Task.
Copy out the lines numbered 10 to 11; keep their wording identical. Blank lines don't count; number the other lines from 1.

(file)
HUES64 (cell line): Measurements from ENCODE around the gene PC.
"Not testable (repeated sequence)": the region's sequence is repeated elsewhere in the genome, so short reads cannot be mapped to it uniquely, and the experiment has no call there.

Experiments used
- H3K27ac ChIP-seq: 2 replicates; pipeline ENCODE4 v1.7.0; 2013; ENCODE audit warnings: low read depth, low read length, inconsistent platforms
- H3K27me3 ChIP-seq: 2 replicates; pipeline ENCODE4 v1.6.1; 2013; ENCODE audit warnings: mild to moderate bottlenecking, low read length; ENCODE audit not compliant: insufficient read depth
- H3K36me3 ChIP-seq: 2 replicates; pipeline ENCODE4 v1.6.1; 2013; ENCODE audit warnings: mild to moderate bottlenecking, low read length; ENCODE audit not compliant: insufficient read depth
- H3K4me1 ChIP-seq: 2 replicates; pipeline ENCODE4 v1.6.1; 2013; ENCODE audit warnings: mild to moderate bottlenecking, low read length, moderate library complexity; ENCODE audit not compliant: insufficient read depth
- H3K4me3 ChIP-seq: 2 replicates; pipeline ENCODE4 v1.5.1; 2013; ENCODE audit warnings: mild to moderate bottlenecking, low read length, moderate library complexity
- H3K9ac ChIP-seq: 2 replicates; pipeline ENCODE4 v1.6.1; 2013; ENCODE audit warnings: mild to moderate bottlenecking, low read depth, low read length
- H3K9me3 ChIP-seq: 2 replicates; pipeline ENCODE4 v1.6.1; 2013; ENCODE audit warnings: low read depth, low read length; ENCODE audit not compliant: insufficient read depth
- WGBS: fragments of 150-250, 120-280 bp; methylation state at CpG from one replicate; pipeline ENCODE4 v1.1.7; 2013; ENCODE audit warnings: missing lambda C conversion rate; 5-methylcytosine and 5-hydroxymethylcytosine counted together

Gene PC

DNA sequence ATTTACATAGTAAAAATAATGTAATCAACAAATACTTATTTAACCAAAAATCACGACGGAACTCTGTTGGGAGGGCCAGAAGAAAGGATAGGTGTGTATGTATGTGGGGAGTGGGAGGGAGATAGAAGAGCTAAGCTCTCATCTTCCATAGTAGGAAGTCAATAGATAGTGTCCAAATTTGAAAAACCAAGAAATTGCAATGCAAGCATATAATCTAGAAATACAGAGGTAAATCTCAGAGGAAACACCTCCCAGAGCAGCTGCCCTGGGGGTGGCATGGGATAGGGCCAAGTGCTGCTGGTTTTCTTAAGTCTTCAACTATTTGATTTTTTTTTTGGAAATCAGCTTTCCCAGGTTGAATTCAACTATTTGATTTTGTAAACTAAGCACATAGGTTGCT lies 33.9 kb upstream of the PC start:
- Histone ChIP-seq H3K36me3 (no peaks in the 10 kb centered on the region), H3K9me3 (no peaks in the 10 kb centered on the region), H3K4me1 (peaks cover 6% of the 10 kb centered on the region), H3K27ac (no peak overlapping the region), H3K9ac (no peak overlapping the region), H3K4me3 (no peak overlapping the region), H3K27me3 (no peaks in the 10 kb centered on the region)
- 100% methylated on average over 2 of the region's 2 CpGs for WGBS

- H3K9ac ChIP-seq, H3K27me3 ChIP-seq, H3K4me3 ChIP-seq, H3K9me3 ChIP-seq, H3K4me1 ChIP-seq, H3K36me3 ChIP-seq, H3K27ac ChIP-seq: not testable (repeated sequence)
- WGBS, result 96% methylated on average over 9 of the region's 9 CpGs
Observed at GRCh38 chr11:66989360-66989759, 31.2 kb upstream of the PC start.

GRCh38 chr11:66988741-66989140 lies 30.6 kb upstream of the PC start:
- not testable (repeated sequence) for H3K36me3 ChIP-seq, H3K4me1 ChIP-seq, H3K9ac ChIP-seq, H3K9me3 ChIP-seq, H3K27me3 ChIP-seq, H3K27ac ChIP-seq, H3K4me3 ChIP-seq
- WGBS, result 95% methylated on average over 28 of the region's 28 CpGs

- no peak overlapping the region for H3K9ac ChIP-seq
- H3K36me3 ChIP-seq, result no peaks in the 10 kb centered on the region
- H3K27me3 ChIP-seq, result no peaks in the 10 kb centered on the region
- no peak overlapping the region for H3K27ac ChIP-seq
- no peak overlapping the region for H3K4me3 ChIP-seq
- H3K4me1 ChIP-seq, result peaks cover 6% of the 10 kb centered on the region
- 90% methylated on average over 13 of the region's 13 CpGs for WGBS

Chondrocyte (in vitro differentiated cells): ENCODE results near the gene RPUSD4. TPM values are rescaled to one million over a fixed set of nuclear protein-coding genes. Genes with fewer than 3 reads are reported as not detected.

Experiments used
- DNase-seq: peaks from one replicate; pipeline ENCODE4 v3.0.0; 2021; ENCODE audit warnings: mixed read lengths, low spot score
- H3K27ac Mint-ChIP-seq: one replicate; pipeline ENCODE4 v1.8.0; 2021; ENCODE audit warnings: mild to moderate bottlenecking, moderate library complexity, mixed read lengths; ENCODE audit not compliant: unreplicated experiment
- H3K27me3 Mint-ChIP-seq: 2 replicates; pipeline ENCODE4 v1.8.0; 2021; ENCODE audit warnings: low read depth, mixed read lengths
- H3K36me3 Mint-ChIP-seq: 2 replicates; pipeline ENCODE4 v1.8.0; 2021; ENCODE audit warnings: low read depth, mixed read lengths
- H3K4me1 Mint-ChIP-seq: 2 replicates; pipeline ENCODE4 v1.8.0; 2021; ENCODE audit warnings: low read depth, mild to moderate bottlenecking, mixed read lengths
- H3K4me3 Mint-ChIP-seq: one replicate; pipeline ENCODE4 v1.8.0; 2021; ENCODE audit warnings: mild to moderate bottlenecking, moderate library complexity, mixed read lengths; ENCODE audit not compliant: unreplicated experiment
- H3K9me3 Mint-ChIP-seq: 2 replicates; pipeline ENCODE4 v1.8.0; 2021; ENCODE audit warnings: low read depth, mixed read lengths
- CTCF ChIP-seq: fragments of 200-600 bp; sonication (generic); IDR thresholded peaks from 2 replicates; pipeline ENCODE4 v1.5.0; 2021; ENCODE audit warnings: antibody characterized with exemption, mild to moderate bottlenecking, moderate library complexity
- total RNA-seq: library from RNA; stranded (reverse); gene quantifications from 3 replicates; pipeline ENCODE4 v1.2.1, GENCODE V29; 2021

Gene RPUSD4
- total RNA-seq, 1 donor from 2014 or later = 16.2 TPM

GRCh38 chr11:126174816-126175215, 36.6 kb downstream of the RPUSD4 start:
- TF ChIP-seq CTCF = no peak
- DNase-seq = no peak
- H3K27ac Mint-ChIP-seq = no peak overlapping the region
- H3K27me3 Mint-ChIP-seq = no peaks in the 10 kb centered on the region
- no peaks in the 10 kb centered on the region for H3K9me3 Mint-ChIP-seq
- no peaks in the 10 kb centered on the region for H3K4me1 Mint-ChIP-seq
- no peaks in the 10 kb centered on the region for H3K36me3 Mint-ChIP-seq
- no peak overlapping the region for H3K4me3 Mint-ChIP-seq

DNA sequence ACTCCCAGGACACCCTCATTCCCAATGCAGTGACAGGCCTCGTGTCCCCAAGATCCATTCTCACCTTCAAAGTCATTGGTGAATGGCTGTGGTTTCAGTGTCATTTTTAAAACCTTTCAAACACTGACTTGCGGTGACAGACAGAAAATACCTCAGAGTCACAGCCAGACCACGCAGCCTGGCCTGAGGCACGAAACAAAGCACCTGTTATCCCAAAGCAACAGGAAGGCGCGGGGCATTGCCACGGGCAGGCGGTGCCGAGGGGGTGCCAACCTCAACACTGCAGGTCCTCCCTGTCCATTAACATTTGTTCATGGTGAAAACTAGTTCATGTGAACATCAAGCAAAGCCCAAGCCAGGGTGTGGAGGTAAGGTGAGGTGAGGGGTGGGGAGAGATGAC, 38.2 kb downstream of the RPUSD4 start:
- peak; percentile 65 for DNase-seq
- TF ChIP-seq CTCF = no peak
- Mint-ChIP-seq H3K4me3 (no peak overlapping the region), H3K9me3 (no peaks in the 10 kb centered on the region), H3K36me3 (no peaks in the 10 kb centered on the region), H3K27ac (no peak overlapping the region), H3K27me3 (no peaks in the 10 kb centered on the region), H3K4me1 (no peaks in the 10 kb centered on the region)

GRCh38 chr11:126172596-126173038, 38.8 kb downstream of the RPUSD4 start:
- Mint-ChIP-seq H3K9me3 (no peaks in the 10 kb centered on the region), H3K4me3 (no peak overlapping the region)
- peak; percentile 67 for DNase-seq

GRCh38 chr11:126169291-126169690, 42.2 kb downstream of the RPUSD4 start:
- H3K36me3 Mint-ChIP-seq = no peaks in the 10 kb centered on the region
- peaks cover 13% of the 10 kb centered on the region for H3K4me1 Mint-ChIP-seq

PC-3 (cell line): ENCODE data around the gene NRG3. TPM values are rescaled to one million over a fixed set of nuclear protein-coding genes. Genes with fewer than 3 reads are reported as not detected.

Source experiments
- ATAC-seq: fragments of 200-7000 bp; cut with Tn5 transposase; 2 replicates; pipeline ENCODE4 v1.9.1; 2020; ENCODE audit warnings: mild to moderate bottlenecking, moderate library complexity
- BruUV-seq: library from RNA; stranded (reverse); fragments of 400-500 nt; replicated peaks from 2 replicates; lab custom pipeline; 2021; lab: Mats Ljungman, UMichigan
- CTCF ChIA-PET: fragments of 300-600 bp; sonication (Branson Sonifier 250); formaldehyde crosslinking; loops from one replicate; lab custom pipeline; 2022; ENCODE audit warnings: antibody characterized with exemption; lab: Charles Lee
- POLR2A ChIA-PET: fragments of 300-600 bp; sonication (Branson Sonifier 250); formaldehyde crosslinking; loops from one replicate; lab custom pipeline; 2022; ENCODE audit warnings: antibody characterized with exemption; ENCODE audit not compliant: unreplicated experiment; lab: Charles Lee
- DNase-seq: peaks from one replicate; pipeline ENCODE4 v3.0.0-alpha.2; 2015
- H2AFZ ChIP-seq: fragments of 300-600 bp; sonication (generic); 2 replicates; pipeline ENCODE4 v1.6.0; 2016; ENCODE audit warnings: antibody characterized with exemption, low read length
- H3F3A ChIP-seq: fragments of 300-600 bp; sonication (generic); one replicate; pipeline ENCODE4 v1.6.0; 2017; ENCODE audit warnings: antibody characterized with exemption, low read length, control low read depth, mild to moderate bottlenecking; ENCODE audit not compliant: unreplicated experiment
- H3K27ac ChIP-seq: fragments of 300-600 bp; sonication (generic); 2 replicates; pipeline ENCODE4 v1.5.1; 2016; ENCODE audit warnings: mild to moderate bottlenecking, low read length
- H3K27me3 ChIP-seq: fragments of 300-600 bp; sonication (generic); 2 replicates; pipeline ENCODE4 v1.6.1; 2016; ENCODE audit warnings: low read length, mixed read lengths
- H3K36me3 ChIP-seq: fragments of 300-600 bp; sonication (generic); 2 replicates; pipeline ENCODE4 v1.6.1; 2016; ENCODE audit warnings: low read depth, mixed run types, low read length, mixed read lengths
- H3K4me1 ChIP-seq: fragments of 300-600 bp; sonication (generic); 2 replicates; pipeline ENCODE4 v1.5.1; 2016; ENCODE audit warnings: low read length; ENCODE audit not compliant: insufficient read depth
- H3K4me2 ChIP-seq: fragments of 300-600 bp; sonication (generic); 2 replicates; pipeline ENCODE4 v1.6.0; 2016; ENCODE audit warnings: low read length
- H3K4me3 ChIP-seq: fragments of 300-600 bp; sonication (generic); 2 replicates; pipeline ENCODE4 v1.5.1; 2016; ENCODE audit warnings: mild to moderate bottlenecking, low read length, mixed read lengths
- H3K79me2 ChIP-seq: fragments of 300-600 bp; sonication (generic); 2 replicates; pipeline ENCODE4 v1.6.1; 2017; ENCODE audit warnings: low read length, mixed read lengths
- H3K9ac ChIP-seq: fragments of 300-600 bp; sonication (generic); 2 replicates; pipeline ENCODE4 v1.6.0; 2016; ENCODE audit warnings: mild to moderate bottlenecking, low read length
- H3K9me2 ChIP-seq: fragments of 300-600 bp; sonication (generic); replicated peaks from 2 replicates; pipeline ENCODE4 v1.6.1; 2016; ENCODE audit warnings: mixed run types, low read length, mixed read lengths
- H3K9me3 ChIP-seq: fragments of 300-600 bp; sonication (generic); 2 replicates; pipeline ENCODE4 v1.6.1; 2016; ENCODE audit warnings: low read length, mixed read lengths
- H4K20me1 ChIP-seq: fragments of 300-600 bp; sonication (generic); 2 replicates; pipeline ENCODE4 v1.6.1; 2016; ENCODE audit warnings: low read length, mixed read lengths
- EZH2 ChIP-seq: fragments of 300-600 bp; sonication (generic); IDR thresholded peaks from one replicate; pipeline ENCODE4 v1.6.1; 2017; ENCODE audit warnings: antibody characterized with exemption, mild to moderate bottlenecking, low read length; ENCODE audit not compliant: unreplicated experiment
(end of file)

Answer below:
- H3K9me3 ChIP-seq: 2 replicates; pipeline ENCODE4 v1.6.1; 2013; ENCODE audit warnings: low read depth, low read length; ENCODE audit not compliant: insufficient read depth
- WGBS: fragments of 150-250, 120-280 bp; methylation state at CpG from one replicate; pipeline ENCODE4 v1.1.7; 2013; ENCODE audit warnings: missing lambda C conversion rate; 5-methylcytosine and 5-hydroxymethylcytosine counted together